NEW YORK: Reopened schools generally have not experienced large coronavirus outbreaks, an early sign that they may not be the super-spreaders some experts had feared.
Why it matters: Data so far suggest that schools can be safely reopened, alleviating one of the biggest and most sensitive tensions of the pandemic.
By the numbers: In a Brown University study of about 227,000 kids in all 50 states, the infection rate was just 0.14% among students and 0.25% percent among staff. Even in high-risk areas of the U.S., the student rates were under 0.5%.
New York City Public Schools found 18 positive cases out of about 10,600 tests, after nearly three weeks of an in-person school year, the New York Times reports.
A separate study of more than 57,000 open day care providers showed that day care was safe as long as basic safety measures, including small groups and mask-wearing, are in place.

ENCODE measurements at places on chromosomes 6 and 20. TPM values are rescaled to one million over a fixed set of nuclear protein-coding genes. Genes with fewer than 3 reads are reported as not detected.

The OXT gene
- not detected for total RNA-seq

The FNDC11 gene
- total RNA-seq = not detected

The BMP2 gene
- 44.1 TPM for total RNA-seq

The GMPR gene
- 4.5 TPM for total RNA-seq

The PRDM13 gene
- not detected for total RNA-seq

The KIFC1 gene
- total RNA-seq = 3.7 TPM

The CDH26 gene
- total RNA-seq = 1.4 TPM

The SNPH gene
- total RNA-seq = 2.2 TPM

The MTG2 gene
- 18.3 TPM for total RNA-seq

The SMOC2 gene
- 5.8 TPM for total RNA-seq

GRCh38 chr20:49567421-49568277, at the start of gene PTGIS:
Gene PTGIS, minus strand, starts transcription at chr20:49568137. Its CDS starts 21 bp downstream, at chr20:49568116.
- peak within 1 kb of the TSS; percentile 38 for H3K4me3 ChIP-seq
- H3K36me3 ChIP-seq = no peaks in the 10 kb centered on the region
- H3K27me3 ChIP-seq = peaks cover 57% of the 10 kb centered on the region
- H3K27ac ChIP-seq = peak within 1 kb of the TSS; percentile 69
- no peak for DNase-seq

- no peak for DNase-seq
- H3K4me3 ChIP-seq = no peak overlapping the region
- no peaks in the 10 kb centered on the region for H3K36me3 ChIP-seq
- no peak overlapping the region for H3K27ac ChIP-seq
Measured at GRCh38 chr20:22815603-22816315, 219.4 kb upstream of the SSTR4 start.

What they’re saying: “I hope that more schools and districts will see these data, and others, and perhaps start to think about how reopening might work. We do not want to be cavalier or put people at risk. But by not opening, we are putting people at risk, too,” Brown University economist Emily Oster told The Atlantic.
Yes, but: The data, however encouraging, is still limited to smaller school districts, as most of the largest districts opened with fully remote learning.
Managing the logistics of mitigation strategies while juggling budget cuts, staffing and student reliance on public transit is a major challenge, Noelle Ellerson Ng, associate executive director at the AASA, the School Superintendents Association, told Axios.